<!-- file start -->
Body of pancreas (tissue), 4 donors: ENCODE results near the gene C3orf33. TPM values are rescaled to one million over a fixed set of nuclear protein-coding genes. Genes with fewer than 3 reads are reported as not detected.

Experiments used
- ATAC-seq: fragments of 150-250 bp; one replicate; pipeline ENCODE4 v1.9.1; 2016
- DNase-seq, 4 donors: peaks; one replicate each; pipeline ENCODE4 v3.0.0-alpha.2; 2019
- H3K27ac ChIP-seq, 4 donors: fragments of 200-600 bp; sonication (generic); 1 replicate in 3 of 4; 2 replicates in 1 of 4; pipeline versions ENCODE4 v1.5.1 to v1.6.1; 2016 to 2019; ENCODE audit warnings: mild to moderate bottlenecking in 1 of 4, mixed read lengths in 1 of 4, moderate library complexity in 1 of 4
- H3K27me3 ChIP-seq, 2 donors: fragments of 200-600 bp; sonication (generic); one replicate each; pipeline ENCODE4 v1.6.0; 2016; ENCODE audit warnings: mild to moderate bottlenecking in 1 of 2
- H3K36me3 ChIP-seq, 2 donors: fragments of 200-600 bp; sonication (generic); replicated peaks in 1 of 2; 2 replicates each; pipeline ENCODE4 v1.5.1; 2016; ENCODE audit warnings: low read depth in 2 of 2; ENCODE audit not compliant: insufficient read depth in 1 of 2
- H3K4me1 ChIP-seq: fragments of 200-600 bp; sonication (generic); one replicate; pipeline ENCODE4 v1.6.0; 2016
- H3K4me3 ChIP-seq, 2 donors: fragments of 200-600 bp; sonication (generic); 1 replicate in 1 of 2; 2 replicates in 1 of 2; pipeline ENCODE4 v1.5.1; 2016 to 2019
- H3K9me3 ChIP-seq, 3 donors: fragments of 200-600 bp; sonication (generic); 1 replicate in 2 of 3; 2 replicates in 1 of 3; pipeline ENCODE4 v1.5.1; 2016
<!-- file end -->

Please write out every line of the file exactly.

Body of pancreas (tissue), 4 donors: ENCODE results near the gene C3orf33. TPM values are rescaled to one million over a fixed set of nuclear protein-coding genes. Genes with fewer than 3 reads are reported as not detected.

Experiments used
- ATAC-seq: fragments of 150-250 bp; one replicate; pipeline ENCODE4 v1.9.1; 2016
- DNase-seq, 4 donors: peaks; one replicate each; pipeline ENCODE4 v3.0.0-alpha.2; 2019
- H3K27ac ChIP-seq, 4 donors: fragments of 200-600 bp; sonication (generic); 1 replicate in 3 of 4; 2 replicates in 1 of 4; pipeline versions ENCODE4 v1.5.1 to v1.6.1; 2016 to 2019; ENCODE audit warnings: mild to moderate bottlenecking in 1 of 4, mixed read lengths in 1 of 4, moderate library complexity in 1 of 4
- H3K27me3 ChIP-seq, 2 donors: fragments of 200-600 bp; sonication (generic); one replicate each; pipeline ENCODE4 v1.6.0; 2016; ENCODE audit warnings: mild to moderate bottlenecking in 1 of 2
- H3K36me3 ChIP-seq, 2 donors: fragments of 200-600 bp; sonication (generic); replicated peaks in 1 of 2; 2 replicates each; pipeline ENCODE4 v1.5.1; 2016; ENCODE audit warnings: low read depth in 2 of 2; ENCODE audit not compliant: insufficient read depth in 1 of 2
- H3K4me1 ChIP-seq: fragments of 200-600 bp; sonication (generic); one replicate; pipeline ENCODE4 v1.6.0; 2016
- H3K4me3 ChIP-seq, 2 donors: fragments of 200-600 bp; sonication (generic); 1 replicate in 1 of 2; 2 replicates in 1 of 2; pipeline ENCODE4 v1.5.1; 2016 to 2019
- H3K9me3 ChIP-seq, 3 donors: fragments of 200-600 bp; sonication (generic); 1 replicate in 2 of 3; 2 replicates in 1 of 3; pipeline ENCODE4 v1.5.1; 2016